The First Year Out: Understanding American Teens after High School

The First Year Out: Understanding American Teens after High School

The First Year Out: Understanding American Teens after High School

The First Year Out: Understanding American Teens after High School

Synopsis

Wild parties, late nights, and lots of sex, drugs, and alcohol. Many assume these are the things that define an American teenager's first year after high school. But the reality is really quite different. As Tim Clydesdale reports in The First Year Out, teenagers generally manage the increased responsibilities of everyday life immediately after graduation effectively. But, like many good things, this comes at a cost.

Tracking the daily lives of fifty young people making the transition to life after high school, Clydesdale reveals how teens settle into manageable patterns of substance use and sexual activity; how they meet the requirements of postsecondary education; and how they cope with new financial expectations. Most of them, we learn, handle the changes well because they make a priority of everyday life. But Clydesdale finds that teens also stow away their identities- religious, racial, political, or otherwise- during this period in exchange for acceptance into mainstream culture. This results in the absence of a long-range purpose for their lives and imposes limits on their desire to understand national politics and global issues, sometimes even affecting the ability to reconstruct their lives when tragedies occur.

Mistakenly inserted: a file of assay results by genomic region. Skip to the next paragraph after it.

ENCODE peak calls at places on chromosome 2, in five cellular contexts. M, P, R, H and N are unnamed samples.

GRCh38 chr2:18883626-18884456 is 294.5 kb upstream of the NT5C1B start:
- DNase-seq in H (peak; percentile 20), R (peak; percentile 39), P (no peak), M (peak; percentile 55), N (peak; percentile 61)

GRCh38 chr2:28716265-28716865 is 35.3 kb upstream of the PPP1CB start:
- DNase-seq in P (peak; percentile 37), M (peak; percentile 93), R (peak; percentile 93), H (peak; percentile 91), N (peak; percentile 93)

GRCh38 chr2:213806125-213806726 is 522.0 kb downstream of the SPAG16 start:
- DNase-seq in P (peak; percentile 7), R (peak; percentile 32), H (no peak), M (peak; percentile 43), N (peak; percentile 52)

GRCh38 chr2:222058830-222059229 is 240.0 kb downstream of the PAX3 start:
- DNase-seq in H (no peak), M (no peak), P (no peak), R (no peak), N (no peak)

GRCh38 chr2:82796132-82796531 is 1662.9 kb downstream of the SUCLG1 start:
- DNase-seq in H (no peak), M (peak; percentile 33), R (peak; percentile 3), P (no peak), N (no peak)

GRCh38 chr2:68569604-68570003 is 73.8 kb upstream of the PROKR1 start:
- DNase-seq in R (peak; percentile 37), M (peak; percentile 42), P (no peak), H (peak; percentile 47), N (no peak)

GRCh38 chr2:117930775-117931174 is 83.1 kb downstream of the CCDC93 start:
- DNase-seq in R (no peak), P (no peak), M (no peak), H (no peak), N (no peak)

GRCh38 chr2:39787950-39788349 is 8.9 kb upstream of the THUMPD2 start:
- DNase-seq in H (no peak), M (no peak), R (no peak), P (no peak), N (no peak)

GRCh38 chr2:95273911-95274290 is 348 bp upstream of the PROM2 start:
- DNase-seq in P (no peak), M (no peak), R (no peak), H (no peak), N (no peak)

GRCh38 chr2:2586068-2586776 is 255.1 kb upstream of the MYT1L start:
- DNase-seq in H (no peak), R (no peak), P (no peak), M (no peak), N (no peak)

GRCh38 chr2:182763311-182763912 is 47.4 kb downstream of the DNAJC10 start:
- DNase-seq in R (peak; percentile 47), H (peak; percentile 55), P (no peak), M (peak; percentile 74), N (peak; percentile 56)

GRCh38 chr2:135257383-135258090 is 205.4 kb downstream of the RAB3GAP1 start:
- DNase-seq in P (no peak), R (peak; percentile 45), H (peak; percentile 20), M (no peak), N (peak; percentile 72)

The First Year Out is an invaluable resource for anyone caught up in the storm and stress of working with these young adults.

Excerpt

Because most readers, myself included, like to have a sense of how the author has structured the text—let me start with a brief roadmap. I begin my first chapter inductively, telling the stories of four teens I met during my fieldwork at New Jersey High School (NJ High, a pseudonym). These teens are unique individuals, but their experiences and stories allow me to introduce many important aspects of teen moral culture and of the early transition to adulthood during the first year after high school. In the second chapter, I discuss starting points—of this project as a contribution to scholarly research and of teens as products of families, faiths, and communities. The remaining chapters lay out four life “arenas,” which are of central to peripheral significance to teens during the first year out. Navigating relationships and managing gratifications are the primary foci of culturally mainstream American teens, while the realms of leisure, money, and work are of less recognized but striking import to teens' daily lives; these subjects comprise the third and fourth chapters. Of lesser significance to teens are their educational lives, and distantly trailing educational life are political, social, national, and global matters; these topics receive attention in the fifth and sixth chapters. Included in the final chapter is a discussion of the broader implications of this analysis, for various readers: scholars, educators, clergy, parents, and youth. An appendix supplies details about . . .

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